The treated and control animals have been bled at various times during recovery and the number and behaviour of their erythroid cells determined in in vitro cultures. The characteristics of normal recovery from such anaemia in Xenopus have already been studied and published (Maclean & Jurd, 1971; Thomas & Maclean, 1974, 1975; Hilder, Thomas & Maclean, 1975). It is possible that Xenopus may mount an immune response to an injection of serum derived from another adult, but our assays at 4 days will, in any event, precede such a response.

Animals

Mature adult female Xenopus laevis were obtained from Harris Biological Supplies, Weston-Super-Mare, and maintained as previously described (Maclean & Jurd, 1971).

Chemical reagents

All reagents were obtained from British Drug Houses Ltd., Poole, England, except where otherwise indicated. The radioactive reagents were obtained from the Radiochemical Centre, Amersham, England.

Induction of anaemia

Mature, female Xenopus, of body weight approximately 100 g, were made anaemic by phenylhydrazine injections as previously described (Thomas & Maclean, 1975). These test animals were injected either with 1 ml of complete serum from normal Xenopus or with aliquots from the chromatographic fractionation of serum or haemolysate on the 3rd day after the last phenylhydrazine injection.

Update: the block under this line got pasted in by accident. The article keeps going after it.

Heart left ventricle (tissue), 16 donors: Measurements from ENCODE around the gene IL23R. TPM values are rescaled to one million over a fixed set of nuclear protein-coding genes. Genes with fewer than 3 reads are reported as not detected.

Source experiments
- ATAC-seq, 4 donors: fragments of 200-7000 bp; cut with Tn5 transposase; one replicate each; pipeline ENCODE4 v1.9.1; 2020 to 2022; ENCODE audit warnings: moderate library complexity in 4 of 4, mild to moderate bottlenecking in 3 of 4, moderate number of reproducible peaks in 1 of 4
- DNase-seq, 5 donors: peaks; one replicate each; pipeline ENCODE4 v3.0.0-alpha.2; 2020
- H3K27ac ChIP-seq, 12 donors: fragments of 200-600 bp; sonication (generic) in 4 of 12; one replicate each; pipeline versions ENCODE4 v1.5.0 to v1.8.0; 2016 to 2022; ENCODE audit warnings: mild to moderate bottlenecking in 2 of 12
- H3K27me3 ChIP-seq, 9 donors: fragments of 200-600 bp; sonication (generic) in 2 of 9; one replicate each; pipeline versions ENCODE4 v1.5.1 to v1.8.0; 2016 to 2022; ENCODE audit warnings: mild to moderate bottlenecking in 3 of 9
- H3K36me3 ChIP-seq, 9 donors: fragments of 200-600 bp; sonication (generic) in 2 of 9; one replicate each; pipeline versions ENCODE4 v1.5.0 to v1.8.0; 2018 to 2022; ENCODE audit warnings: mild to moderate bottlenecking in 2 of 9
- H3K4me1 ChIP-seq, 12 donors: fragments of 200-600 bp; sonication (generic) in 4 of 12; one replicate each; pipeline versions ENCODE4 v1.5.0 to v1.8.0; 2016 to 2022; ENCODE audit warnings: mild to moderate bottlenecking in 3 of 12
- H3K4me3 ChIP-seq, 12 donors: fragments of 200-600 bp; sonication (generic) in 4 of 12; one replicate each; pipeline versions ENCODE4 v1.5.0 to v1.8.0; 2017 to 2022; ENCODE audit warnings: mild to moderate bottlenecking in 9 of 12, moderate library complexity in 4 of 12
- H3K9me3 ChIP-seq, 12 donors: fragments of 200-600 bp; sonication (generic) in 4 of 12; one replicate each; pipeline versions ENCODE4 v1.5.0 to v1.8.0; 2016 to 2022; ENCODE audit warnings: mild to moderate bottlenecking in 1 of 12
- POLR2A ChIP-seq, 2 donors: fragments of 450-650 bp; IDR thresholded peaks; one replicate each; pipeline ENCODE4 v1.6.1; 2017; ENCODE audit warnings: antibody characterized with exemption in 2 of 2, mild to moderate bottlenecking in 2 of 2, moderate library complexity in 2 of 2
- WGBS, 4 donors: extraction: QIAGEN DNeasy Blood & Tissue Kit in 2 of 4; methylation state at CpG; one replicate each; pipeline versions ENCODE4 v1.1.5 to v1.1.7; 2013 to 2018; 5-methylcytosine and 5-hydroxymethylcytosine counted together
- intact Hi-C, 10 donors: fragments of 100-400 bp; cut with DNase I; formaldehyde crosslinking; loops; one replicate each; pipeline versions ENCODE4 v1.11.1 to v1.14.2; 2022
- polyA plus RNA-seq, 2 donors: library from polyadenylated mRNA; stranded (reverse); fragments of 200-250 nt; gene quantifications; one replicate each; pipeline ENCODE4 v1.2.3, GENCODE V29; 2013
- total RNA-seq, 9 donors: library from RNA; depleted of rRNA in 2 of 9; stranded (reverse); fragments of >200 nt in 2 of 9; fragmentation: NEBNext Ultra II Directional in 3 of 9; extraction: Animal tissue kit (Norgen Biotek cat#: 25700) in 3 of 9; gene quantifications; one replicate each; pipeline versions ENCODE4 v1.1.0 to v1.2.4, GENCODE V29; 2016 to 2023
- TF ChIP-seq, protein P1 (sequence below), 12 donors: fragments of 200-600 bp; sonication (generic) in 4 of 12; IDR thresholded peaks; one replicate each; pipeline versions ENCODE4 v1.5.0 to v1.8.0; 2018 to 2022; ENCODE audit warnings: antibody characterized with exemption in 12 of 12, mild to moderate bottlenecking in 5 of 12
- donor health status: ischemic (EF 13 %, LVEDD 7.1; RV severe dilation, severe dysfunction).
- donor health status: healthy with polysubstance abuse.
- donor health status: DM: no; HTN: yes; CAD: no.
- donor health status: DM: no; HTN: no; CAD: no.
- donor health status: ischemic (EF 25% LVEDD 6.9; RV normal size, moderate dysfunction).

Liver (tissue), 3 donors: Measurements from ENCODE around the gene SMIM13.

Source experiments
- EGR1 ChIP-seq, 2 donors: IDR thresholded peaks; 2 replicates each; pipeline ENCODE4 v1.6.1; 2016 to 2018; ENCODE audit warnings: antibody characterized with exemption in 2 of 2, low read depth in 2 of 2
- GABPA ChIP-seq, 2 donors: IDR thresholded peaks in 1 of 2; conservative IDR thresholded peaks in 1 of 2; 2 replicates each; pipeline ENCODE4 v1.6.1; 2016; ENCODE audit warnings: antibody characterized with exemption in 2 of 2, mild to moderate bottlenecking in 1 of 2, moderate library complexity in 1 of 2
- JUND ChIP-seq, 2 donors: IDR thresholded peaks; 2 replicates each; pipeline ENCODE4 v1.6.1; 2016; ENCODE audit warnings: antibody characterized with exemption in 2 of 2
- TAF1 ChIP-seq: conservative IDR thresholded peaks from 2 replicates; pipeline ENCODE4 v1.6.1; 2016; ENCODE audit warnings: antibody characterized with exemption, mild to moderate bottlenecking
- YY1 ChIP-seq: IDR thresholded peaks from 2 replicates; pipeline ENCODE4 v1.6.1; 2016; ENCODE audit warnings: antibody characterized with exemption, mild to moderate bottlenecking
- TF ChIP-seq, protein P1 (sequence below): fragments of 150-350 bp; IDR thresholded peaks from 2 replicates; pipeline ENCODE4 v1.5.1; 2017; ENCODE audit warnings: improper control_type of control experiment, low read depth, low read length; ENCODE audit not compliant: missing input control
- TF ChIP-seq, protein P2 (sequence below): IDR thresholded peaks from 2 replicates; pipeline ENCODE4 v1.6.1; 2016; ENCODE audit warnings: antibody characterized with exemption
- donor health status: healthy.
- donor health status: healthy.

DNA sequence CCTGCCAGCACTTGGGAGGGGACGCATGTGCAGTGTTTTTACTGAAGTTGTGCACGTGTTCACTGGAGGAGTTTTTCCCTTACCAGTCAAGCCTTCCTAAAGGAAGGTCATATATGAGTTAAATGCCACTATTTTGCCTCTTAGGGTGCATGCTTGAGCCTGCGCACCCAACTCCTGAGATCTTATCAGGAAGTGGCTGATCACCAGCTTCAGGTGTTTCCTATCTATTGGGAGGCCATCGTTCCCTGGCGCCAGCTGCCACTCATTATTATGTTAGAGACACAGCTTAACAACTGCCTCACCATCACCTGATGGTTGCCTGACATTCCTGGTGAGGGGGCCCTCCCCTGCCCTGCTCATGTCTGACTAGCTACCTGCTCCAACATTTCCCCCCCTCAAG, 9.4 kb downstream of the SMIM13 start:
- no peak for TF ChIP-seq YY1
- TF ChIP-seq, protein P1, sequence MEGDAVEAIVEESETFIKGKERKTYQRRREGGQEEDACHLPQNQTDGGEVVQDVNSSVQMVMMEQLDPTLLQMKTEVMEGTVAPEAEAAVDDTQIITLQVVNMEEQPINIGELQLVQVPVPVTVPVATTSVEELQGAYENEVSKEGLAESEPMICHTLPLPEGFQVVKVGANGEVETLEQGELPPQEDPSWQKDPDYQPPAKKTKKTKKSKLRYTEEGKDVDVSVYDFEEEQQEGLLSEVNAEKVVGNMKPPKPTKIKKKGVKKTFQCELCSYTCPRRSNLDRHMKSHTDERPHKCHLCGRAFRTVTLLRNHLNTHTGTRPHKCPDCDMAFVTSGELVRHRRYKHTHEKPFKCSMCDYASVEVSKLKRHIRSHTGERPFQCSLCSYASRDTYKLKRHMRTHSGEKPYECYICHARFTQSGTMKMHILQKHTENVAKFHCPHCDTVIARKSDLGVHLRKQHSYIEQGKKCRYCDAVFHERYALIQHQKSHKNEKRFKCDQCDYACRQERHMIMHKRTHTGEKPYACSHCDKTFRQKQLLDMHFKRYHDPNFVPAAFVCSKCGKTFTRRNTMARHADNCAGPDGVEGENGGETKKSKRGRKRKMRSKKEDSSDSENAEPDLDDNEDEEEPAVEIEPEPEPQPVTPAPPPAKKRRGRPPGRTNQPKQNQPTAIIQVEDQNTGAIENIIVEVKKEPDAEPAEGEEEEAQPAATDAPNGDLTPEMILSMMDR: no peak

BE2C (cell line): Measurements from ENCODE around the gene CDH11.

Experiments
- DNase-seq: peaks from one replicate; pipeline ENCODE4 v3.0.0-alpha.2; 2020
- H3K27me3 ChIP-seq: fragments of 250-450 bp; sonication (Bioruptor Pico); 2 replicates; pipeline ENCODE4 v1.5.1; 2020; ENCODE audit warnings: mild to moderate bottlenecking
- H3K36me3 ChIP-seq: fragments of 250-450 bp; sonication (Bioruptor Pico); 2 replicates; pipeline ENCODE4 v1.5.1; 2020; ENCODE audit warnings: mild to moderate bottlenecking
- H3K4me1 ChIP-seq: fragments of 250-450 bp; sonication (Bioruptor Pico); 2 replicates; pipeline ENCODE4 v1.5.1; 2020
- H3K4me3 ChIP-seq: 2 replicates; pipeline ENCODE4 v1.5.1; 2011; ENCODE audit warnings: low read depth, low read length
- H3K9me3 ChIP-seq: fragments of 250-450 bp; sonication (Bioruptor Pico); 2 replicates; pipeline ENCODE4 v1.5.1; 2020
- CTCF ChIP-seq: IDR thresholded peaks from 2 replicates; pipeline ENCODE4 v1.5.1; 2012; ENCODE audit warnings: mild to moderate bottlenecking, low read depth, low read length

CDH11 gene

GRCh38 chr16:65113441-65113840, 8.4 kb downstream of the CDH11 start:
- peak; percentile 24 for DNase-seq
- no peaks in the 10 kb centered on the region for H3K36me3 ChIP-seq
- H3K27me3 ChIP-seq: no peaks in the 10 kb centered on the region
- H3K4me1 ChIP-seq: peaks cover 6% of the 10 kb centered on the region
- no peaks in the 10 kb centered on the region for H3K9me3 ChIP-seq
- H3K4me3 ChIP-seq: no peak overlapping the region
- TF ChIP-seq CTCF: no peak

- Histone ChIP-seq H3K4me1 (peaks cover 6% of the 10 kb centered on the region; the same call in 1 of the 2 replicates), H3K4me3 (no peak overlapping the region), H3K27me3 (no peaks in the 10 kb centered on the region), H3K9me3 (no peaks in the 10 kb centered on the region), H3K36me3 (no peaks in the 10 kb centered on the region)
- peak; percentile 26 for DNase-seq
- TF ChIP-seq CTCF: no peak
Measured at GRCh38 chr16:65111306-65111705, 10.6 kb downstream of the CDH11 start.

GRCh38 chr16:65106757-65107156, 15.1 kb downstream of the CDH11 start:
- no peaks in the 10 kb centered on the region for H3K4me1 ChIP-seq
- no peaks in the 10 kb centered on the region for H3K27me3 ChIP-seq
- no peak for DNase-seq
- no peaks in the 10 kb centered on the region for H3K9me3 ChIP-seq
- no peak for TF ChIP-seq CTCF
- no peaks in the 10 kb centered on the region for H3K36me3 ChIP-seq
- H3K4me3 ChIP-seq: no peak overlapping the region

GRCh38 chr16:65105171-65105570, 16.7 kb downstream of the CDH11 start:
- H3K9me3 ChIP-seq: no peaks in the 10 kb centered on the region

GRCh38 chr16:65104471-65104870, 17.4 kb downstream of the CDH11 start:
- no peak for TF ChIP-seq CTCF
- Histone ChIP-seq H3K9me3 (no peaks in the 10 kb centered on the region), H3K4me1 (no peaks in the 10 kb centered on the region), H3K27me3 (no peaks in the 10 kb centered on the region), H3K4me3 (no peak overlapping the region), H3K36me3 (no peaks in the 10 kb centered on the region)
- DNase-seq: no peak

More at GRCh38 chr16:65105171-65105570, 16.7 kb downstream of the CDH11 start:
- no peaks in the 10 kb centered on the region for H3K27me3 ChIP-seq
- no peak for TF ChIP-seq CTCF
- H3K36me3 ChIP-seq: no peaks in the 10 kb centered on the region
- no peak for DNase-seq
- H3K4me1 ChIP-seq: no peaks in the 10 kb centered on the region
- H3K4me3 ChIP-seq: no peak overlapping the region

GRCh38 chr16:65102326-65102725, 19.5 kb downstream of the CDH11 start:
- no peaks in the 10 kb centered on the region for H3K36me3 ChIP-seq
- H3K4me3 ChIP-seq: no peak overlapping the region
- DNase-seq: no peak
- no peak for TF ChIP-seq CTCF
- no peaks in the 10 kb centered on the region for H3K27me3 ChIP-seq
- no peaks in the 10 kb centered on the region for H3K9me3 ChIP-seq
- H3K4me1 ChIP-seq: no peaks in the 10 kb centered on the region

Collection of serum from normal and anaemic animals

Normal animals were bled by cardiac puncture, following anaesthesia. The blood was kept at 4 °C overnight, then centrifuged at 1000 g for 5 min to pellet the cells and the supernatant serum collected. It was filtered (0 ·22 μm pore size Millipore filters) and injected intracardiacally into anaemic test animals, 1 ml per animal. In the same way, serum was prepared from anaemic animals, on the 4th day of anaemia. It was injected into anaemic animals, 1 ml per animal.

Preparation of normal haemolysate

One ml of blood was collected from normal toads by cardiac puncture. The blood cells were washed twice in 20 vols, of Rugh Ringer’s solution (Rugh, 1962), and finally resuspended in 1 ml Ringer solution. The cells were lysed with 1 mg saponin, the haemolysate was centrifuged at 1000 g to pellet the cell debris, and the supernatant was applied to a Sephadex G-25 column.

Collection of blood and culture of the erythroid cells